It’s been a while, but recent events have compelled me to post. I wrote a little while ago about the potential for violence when political pundits and parties abrogate their responsibility to monitor and control their message. Sadly, I was proven somewhat prescient (not that it takes much to guess the inevitable). As most have heard by now, an idiot crashed his plane into an IRS building in Austin, TX, ultimately killing Vietnam veteran and IRS employee Vernon Hunter as well as his own loathsome self. This idiot’s name was Joe Stack.
Not only did Stack perpetrate one of the grandest spectacle homicides in recent memory, but he left us a note by which to remember him. If you do decide to go down the rabbit hole, make sure to bring along this travel guide to help point out the landmarks in the fantasy land of delusion in which Stack lived. It’s a pretty convoluted world where a man who’s money and livelihood were “stolen” by the government still somehow managed to own a $200,000 house and private plane. Yeah, he was living hand-to-mouth.
To me, the really interesting part of this tragedy is the contrast in the public reaction when compared with the Oklahoma City Bombing. Both were carried out by disturbed domestic terrorists fed up with the government. But Stack seems to have received much more support from the general public than McVeigh. McVeigh was generally reviled by everyone but a few fringe elements in the anti-government and white supremacy movement. Stack, on the other hand, has his own facebook fan page. To be fair, technological advances have eased the barriers of entry to getting your opinion heard on a grand scale, no matter how marginalized that opinion may be.
At the same time, social media websites like facebook aren’t anonymous, generally speaking. When you register your support for something, you’re registering your support for the facebook-going public to see. Fully aware of this and at last count, 2,293 people have registered their support for “The philosophy of Joe Stack”. 2,293 people have taken an affirmative stance in support of the philosophical arguments espoused by a terrorist. That truly blows my mind.
In reading through the posts and comments of Joe Stack’s supporters, the common argument is that they support his philosophy and anti-tax stand, but not his methods. Stack’s philosophy, as typed by his own hand, stated:
“[V]iolence not only is the answer, it is the only answer”
That type of rationale makes it hard for me to accept the defensive arguments of his supporters without a grain of salt. Further, I would have loved to see public reaction to a Muslim stating they did not agree with the methods of the 9/11 terrorists, but agreed with their anger against the United States. In my opinion, these statements of support are delusional and yet another display by a movement taking its cues from irresponsible leaders ultimately responsible for this tragedy.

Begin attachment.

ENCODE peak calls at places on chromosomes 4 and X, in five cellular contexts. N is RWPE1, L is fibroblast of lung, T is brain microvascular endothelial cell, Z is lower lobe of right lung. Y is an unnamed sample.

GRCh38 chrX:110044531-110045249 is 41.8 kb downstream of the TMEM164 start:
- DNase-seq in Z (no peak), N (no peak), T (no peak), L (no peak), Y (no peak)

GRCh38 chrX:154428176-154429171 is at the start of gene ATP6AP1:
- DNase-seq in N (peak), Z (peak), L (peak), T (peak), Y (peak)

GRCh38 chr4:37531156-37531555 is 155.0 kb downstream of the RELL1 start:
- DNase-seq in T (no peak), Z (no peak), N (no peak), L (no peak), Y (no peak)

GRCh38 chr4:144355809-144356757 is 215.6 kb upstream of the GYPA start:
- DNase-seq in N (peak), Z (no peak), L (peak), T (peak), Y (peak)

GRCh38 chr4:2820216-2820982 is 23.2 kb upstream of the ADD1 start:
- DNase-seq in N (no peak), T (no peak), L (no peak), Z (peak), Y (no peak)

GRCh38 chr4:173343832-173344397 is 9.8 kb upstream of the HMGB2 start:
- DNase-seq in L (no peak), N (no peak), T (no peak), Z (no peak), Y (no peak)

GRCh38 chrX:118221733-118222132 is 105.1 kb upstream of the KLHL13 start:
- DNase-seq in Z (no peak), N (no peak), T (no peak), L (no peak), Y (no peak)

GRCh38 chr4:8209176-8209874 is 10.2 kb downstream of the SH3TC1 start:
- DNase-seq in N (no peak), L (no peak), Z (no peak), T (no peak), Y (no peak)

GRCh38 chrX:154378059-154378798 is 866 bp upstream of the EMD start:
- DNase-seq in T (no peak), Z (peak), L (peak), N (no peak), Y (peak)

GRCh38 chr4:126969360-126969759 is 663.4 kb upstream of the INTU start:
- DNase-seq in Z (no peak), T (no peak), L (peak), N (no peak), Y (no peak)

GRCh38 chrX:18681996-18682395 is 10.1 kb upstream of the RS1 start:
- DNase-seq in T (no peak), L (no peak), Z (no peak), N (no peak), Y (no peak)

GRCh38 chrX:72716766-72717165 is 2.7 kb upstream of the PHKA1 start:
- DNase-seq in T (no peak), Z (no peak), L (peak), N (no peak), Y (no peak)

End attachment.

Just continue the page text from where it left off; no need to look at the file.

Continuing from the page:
To understand my rationale, you need to understand important concepts underlying the psychological preparation needed to kill someone. During my time in the US Army, I read On Killing by LTC Dave Grossman. LTC Grossman’s book is a fascinating analysis of the situational and psychological factors that play into a human being’s ability to kill another human being. One of those factors is dehumanizing the enemy. In recent conflicts, the military has accomplished this through the use of human-shaped target silhouettes and derogatory nicknames. It’s the latter that draws my attention.
The current partisan political discourse, both within the government and without, invites just the type of dehumanization needed to overcome inherent limits on a human being’s ability to kill. When last I wrote on this topic, I presented Jim David Adkisson as an example of this phenomenon. Adkisson murdered two members of a Unitarian Universalist church in Knoxville because he hated Democrats, liberals, African-Americans, and homosexuals. Adkisson’s personal library contained writings from such luminaries as Mike Savage, Sean Hannity, and Bill O’Reilly.
Since Adkisson’s rampage, the partisan divide has only become more strained and, not unsurprisingly, we now have another example of this phenomenon in the form of Joe Stack. To the pundits and politicians who gleefully vilify the opposition, you need to take a hard look at what you are doing and saying. Focus your efforts on the issue, not the person. I realize it probably helps you sleep at night to think you can disassociate yourself from the actions of someone you have influenced. I also realize it is unlikely you understand the psychological rationale required to kill a person as most of you never served in any branch of the military. While you can deny your culpability in any deaths that result from your influence, the simple fact is that you are playing a necessary role in the dehumanization of an innocent person.
Simply consider this: if Joe Stack had viewed the IRS as an organization of hard-working human beings with the unfortunate job of collecting taxes rather than as a leviathan evil responsible for his sorry lot in life, Vernon Hunter would likely still be alive today.